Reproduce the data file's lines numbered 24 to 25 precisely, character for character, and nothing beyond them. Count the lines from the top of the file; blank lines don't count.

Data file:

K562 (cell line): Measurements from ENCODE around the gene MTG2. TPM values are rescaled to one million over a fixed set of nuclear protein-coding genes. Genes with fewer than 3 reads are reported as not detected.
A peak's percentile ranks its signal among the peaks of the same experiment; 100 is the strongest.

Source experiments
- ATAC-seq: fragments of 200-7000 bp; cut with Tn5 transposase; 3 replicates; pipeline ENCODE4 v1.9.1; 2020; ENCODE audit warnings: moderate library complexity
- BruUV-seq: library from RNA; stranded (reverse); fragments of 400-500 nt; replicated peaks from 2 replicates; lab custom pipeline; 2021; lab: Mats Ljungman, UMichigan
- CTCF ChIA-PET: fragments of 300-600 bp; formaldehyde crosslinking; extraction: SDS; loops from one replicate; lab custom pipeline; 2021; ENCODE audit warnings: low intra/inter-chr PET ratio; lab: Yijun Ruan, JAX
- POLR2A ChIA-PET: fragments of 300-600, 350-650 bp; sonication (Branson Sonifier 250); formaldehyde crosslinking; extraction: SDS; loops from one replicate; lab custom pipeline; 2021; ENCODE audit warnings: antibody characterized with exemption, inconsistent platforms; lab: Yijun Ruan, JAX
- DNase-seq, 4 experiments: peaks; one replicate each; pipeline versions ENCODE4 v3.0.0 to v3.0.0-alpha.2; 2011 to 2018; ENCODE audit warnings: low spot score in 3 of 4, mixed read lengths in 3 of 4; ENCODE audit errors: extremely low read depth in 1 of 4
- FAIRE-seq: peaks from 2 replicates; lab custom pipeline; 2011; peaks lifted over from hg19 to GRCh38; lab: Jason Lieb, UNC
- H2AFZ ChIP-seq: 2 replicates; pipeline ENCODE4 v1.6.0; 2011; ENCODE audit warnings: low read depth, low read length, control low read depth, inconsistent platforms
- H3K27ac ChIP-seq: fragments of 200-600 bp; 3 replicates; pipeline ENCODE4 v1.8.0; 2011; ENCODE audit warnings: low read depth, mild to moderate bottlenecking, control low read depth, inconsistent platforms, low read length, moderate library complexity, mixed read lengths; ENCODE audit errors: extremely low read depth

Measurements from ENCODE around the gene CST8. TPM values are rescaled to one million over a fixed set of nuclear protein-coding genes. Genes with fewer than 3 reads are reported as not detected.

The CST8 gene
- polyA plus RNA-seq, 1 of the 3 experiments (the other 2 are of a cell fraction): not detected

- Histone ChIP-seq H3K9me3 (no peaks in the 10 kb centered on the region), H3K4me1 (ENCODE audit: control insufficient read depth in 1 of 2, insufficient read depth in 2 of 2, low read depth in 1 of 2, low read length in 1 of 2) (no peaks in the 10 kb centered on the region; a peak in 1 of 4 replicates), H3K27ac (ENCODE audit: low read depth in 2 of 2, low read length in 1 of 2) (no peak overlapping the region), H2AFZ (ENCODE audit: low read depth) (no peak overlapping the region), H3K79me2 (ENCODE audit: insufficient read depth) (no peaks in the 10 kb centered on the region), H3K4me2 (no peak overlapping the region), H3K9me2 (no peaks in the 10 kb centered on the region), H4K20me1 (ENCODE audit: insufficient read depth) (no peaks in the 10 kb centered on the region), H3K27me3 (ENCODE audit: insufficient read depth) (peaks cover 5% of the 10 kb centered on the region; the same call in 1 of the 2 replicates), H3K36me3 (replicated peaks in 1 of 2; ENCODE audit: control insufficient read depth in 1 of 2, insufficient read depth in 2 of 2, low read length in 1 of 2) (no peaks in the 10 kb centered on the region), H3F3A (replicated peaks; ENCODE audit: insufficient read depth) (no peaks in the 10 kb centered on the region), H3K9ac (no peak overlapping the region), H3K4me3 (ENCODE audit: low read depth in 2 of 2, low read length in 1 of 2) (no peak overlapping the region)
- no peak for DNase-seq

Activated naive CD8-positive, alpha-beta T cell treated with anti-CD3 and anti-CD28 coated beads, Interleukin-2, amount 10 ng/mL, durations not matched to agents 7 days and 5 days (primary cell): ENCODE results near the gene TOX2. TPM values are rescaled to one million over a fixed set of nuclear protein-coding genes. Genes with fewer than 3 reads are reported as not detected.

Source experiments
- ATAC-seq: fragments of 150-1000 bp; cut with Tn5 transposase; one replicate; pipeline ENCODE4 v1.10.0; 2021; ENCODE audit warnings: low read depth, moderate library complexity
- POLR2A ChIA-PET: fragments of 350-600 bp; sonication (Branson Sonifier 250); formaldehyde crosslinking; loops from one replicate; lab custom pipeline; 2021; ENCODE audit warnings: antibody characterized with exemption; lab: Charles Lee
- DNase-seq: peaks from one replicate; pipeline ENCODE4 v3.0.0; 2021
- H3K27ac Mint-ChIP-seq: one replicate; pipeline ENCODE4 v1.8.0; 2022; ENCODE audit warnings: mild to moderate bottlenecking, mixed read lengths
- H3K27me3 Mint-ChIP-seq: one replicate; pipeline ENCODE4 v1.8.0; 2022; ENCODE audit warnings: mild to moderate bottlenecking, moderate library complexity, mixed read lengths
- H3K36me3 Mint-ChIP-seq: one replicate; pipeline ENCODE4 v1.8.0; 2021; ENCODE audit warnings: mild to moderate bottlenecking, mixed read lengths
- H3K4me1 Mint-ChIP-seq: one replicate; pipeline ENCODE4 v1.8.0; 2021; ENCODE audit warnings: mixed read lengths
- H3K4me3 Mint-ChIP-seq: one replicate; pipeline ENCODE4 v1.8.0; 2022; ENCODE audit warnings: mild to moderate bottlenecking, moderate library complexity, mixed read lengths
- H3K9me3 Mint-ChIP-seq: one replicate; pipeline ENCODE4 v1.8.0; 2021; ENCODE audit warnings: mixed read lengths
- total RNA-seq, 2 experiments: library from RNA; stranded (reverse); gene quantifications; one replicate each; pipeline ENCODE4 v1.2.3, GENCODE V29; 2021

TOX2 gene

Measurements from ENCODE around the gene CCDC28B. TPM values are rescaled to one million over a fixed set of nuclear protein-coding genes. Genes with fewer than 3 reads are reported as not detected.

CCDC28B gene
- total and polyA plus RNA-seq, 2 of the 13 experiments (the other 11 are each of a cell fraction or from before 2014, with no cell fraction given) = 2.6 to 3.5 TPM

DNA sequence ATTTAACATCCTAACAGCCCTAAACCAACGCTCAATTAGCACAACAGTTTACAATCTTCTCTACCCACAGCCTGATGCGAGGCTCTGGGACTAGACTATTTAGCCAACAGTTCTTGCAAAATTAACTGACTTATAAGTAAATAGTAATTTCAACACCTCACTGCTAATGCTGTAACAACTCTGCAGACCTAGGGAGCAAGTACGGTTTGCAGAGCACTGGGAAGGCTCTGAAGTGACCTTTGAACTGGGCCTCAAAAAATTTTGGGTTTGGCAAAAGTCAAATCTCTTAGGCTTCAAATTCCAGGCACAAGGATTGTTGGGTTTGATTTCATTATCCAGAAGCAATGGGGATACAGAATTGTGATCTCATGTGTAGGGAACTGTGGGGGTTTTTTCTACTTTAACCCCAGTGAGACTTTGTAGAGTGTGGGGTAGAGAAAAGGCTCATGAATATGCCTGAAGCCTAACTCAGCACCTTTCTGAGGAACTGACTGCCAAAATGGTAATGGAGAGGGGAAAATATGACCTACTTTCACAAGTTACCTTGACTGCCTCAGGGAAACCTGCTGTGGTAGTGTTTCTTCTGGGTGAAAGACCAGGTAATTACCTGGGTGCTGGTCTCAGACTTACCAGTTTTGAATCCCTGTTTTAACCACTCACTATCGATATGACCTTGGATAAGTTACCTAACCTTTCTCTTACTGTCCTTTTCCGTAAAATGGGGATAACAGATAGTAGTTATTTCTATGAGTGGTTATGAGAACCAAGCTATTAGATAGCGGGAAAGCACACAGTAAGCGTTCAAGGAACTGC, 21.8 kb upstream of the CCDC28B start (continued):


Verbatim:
- H3K36me3 Mint-ChIP-seq: one replicate; pipeline ENCODE4 v1.8.0; 2021; ENCODE audit warnings: mild to moderate bottlenecking, mixed read lengths
- H3K4me1 Mint-ChIP-seq: one replicate; pipeline ENCODE4 v1.8.0; 2021; ENCODE audit warnings: mixed read lengths